Edauri Navarro Pérez
Why soils are so important?
Like water and air, soils are essential for our current existence. Historically, soils have been a big component in the foundation of our societies, playing a big role in the creation of agriculture, leading to sedentarism and the development of our actual lifestyle. Soils have also played a big role in terms of migration, globalization, and economy, facilitating the connection and exchange of products and traditions between different countries. Soils hold huge biodiversity, being an essential foundation for worldwide ecosystem functions and one of the biggest mediators for photosynthetic organisms. Besides these facts, soils are great water filters, provide essential nutrients to plants, contains big amounts of organic carbon and are one of the primary regulators of greenhouse gases and temperature. Now 95% of our food is produced directly or indirectly in soils, making our existence dependable of them.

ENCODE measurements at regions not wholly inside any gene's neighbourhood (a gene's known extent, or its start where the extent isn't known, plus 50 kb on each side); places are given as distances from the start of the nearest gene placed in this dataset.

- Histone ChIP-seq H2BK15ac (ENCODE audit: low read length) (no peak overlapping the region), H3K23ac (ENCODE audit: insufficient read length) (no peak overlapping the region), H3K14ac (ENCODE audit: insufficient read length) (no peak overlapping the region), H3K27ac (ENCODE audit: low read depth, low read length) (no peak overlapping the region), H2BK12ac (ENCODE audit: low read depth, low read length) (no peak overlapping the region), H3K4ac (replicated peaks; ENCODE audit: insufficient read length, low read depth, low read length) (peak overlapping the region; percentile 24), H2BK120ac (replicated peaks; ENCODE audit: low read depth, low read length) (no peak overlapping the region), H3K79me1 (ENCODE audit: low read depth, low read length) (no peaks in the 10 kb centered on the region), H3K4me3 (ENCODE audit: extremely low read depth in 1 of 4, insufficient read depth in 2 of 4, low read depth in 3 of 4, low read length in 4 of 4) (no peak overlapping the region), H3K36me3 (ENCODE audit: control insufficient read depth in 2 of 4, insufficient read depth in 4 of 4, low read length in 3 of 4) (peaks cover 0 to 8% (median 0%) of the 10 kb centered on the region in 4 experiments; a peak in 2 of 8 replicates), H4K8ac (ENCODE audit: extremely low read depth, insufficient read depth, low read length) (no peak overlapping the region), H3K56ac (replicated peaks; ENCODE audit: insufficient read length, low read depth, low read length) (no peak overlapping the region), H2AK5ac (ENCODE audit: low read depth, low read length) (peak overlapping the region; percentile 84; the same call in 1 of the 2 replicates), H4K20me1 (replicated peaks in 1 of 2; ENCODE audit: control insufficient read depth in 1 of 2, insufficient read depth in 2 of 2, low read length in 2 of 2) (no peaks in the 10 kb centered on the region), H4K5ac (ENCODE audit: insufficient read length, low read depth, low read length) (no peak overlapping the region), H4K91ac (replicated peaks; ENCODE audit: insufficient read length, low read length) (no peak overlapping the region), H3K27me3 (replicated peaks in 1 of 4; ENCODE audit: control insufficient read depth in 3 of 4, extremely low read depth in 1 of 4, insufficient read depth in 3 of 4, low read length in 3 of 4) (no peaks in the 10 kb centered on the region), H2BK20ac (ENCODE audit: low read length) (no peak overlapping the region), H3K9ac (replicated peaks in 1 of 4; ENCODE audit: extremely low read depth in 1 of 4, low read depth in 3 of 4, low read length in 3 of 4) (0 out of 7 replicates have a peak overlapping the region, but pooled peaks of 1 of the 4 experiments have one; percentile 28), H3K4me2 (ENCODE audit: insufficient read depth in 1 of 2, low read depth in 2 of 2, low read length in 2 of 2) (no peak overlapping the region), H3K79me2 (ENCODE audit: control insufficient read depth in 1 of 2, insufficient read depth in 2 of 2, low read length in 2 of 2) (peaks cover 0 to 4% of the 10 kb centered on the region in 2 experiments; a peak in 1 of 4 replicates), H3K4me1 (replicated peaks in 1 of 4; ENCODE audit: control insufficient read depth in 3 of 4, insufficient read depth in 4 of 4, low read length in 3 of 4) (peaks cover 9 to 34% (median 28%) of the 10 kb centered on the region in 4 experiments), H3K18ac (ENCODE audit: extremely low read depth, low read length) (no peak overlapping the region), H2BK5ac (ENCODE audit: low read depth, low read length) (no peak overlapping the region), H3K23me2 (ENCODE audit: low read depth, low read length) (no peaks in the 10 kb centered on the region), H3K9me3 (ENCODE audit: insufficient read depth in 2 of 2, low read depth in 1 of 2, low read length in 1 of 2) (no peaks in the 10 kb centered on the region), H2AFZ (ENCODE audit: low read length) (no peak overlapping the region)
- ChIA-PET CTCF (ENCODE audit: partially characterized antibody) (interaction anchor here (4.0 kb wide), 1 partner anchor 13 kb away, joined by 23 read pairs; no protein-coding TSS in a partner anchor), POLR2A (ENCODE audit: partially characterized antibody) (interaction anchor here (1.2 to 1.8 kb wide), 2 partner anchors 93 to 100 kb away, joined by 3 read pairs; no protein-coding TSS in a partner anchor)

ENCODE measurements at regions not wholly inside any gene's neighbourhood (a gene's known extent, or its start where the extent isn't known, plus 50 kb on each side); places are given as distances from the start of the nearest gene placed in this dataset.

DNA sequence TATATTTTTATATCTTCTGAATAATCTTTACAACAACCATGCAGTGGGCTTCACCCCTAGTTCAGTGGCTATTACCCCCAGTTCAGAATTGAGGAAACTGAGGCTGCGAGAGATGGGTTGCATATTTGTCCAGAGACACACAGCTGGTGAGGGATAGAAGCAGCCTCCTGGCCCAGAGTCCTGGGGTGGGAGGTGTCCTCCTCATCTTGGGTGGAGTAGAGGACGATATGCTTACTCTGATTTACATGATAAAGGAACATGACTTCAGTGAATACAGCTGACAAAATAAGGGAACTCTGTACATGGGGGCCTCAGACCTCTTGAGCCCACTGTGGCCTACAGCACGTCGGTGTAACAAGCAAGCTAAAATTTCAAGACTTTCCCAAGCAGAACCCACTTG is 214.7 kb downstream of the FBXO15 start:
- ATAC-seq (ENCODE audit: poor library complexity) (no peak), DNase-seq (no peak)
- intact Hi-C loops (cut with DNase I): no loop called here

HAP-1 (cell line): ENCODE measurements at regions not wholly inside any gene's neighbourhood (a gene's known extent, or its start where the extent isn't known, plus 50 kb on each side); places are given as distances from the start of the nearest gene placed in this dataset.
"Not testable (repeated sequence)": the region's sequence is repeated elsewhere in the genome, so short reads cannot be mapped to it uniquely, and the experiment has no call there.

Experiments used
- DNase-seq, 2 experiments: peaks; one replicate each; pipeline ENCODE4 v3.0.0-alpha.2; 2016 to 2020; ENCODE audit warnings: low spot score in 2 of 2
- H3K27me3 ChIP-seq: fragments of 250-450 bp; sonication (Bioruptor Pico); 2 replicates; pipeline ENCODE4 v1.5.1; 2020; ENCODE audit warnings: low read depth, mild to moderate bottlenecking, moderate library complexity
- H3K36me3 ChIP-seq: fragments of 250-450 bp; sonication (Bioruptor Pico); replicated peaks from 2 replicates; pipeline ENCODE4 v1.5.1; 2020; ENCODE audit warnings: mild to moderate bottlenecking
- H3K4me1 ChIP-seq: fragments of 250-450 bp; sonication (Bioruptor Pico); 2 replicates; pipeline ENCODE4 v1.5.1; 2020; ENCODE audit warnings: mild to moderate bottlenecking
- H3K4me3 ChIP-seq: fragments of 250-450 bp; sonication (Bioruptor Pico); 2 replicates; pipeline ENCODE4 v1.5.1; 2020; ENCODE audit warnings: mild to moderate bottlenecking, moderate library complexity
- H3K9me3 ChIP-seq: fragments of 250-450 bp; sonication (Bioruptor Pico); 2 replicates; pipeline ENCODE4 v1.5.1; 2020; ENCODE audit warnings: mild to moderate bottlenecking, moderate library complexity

My research interests focus mostly on soils because it is clear that soils are extremely important for human survival. Besides, soils are a huge component in the alterations of climate and food security. Still, human impacts have increased the degradation of soils, especially by erosion, contamination, carbon loss, salinization, and loss of biodiversity. That is why one of my goals with my P.h.D. research is to understand a little bit more the interactions of plants with soils and how climate and human stresses could alter these, impacting directly food security.